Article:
|Live Event Date: 03/16/2023|
|Web Seminar||90 min.||Yes|
The U.S. Circuit Courts of Appeals have ruled that immigration judges (IJs) and the Board of Immigration Appeals (BIA) committed significant procedural errors that negatively impacted respondents’ due process rights and their ability to receive a fundamentally fair hearing. For example, circuits recently have held that the Executive Office for Immigration Review (EOIR) erred in many ways, including denying reasonable continuance requests, failing to follow its own precedent, failing to grant motions to reopen per Niz-Chavez v. Garland and Pereira v. Sessions, failing to advise pro se respondents of available relief, and more.
- Overview of successful due process challenges in circuit courts
- How to frame the argument as a constitutional issue, giving circuit courts jurisdiction
- Burden of proof: Showing that a violation occurred and how that violation affected respondents’ claim for relief
- Developing the record at the trial level to ensure due process/constitutional claims are protected
- How to raise the issues on appeal to the BIA
- Filing an EOIR complaint against the IJ
AILA Membership Benefit – Access to Free Seminar Recordings (CLE Credit Available for $35)
Enjoy access to free seminar recordings (from October 2020–present) as an AILA Member. AILA encourages live attendance for those wishing to ask the speaker questions. CLE credit is included with purchase for live participants.
Recordings will be available approximately two weeks after the live event date. AILA members can access these seminars, with no CLE credit, for free. Recordings are CLE eligible in most jurisdictions and an administration fee is required to obtain CLE credit.
Eligible participants can receive up to 1.8 CLE credit hours. AILA will administer CLE credit only to individuals who register and log into the web seminar. AILA cannot verify your attendance and participation in this program unless you register directly for the web seminar and use your name to log in to participate in the program. Therefore, persons who log in or listen in on the web seminar as part of a group will not be able to obtain CLE credit.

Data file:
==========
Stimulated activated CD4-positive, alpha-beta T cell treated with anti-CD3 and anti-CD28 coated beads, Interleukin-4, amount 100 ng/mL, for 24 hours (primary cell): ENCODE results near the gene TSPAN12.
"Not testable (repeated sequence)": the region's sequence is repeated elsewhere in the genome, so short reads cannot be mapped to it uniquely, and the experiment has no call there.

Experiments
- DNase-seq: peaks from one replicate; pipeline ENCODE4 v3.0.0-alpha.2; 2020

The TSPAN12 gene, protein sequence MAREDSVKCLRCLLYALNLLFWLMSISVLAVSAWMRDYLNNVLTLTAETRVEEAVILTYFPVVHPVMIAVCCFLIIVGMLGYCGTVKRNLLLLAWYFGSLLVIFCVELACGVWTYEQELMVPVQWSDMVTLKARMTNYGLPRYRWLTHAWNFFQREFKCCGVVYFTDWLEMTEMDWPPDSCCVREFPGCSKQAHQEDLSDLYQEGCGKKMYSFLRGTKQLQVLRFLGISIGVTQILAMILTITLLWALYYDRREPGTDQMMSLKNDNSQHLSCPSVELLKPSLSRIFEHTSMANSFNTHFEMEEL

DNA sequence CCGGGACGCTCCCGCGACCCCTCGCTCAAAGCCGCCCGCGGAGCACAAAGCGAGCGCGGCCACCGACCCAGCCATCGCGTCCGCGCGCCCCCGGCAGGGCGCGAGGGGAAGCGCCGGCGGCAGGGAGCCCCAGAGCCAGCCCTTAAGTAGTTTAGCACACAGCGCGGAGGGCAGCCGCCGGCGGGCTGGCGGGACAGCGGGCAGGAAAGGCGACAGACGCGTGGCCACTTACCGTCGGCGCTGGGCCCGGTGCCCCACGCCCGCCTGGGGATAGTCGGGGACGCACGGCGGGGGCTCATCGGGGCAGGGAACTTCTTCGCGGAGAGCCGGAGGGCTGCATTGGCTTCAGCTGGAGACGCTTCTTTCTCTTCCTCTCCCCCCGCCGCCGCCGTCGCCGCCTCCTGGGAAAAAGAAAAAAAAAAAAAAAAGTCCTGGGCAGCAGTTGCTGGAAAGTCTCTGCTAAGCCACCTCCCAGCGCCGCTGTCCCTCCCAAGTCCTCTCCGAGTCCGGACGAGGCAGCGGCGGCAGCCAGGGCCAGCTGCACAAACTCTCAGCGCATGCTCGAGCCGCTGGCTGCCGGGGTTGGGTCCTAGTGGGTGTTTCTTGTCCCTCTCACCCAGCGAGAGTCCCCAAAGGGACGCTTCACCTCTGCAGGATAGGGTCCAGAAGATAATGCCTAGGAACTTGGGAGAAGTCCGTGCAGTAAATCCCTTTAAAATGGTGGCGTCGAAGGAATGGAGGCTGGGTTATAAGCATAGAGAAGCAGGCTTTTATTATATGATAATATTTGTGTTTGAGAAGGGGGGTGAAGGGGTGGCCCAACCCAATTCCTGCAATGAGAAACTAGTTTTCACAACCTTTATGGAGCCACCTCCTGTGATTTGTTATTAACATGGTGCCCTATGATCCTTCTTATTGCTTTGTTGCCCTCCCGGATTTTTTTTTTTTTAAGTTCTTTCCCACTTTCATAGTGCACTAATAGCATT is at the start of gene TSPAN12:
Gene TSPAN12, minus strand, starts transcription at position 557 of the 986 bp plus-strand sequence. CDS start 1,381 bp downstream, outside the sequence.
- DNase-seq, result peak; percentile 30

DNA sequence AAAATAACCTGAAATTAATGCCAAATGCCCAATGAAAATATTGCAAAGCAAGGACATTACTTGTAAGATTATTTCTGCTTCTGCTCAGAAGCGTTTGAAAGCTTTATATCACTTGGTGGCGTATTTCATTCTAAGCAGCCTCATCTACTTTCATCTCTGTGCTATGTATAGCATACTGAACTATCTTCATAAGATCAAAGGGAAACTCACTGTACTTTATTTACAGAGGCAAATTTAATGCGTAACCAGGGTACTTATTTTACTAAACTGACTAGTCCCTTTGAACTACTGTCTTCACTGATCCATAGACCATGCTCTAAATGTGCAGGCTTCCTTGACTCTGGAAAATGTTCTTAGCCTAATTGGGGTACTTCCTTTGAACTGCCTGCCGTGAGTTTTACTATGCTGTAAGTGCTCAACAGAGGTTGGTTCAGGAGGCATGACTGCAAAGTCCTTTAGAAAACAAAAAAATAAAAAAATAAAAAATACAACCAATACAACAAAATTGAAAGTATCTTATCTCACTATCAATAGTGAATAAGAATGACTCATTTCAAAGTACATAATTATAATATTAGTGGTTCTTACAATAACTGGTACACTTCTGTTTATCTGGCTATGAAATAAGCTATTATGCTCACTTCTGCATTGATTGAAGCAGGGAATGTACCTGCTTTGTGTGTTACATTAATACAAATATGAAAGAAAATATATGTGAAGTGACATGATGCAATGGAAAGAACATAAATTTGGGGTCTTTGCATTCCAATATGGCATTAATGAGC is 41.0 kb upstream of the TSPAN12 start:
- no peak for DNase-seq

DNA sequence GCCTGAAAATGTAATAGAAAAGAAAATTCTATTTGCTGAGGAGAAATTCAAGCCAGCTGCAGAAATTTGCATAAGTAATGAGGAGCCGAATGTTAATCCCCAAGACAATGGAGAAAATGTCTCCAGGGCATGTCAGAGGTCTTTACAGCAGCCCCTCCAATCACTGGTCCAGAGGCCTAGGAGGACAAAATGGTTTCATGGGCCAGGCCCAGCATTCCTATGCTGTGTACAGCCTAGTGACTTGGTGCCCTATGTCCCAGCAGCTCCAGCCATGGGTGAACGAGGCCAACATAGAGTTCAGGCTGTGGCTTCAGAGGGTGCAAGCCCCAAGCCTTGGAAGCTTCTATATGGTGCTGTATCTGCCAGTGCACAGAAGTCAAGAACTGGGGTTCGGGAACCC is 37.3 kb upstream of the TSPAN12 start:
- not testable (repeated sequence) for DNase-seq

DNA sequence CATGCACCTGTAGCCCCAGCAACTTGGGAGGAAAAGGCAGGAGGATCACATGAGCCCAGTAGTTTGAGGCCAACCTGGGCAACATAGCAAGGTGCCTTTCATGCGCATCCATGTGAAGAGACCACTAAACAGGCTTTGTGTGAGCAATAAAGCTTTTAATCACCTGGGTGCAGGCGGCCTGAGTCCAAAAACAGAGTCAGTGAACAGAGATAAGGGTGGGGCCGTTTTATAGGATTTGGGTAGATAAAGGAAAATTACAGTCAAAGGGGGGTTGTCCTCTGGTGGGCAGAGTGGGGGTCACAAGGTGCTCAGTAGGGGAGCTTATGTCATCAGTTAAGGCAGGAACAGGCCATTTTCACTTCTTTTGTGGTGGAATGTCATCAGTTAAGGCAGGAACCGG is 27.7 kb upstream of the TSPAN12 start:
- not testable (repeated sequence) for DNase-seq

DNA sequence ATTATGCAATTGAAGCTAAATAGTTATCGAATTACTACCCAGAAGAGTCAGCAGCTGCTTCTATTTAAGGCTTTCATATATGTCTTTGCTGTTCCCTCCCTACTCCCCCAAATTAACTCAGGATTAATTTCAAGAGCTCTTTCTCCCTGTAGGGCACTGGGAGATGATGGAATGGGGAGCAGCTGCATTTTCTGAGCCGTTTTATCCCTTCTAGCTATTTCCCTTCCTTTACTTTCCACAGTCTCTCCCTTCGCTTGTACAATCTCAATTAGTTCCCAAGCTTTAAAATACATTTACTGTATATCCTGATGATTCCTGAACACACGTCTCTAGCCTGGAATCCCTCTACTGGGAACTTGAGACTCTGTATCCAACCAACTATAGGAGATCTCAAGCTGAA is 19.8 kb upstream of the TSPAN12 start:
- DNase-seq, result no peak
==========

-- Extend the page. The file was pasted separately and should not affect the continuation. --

Please note that your jurisdiction may limit the amount of distance learning credit you can earn. To view details on your jurisdiction's credit restrictions and CLE requirements, visit the CLE Center.
AILA has filed for CLE and specialized credit in all jurisdictions with mandatory CLE requirements. For details about specific approvals, contact us at firstname.lastname@example.org.
- AILA applies for accreditation upon attorneys’ request after participation for the following states: AR, DE, IA, ID, KS, KY, LA, ME, MN, MS, OR, TN and WY. Programs are typically approved.
- Florida and Rhode Island - Attorneys must apply on their own for approval of seminars in FL and RI. Programs are typically approved.
- The OnDemand Recording format does not qualify for CLE credit in the following jurisdictions: MO and PR. Please note that your jurisdiction may limit OnDemand credit based on the date of the original presentation. View the OnDemand Downloadable Expiration Chart for more details.
To receive CLE credit for the live event, attorneys must record web seminar attendance and the CLE code provided within one week of the web seminar date via webCLE.
Susan G. Roy (DL), AILA EOIR Liaison Committee, Princeton Junction, NJ
Rekha Sharma-Crawford, AILA Board of Governors/Removal Defense Section Steering Committee/Amicus Committee, Kansas City, MO
Rekha Sharma-Crawford is a founding partner of Sharma-Crawford Attorneys at Law and The Clinic at SCAL. She currently serves as Elected Director on the AILA BOG and has been active with AILA for the past 20 years in a variety of capacities, including speaker, author, editor, and mentor. In 2021, Rekha was awarded AILA’s Edith Lowenstein Memorial Award. She is the author of her children’s book Aaliyah the Brave, Empowering Children Coping with Immigration Enforcement.
Joshua Altman, San Diego, CA
Josh Altman worked in the Department of Justice, Executive Office for Immigration Review’s immigration courts, Board of Immigration Appeals, and front office for nearly a decade before moving to private practice in 2018. He brings an extensive knowledge of agency decision-making practices and substantive law and applies his civil litigation and appellate advocacy skills to solving complex immigration matters.
*Ashley Huebner, Glenview, IL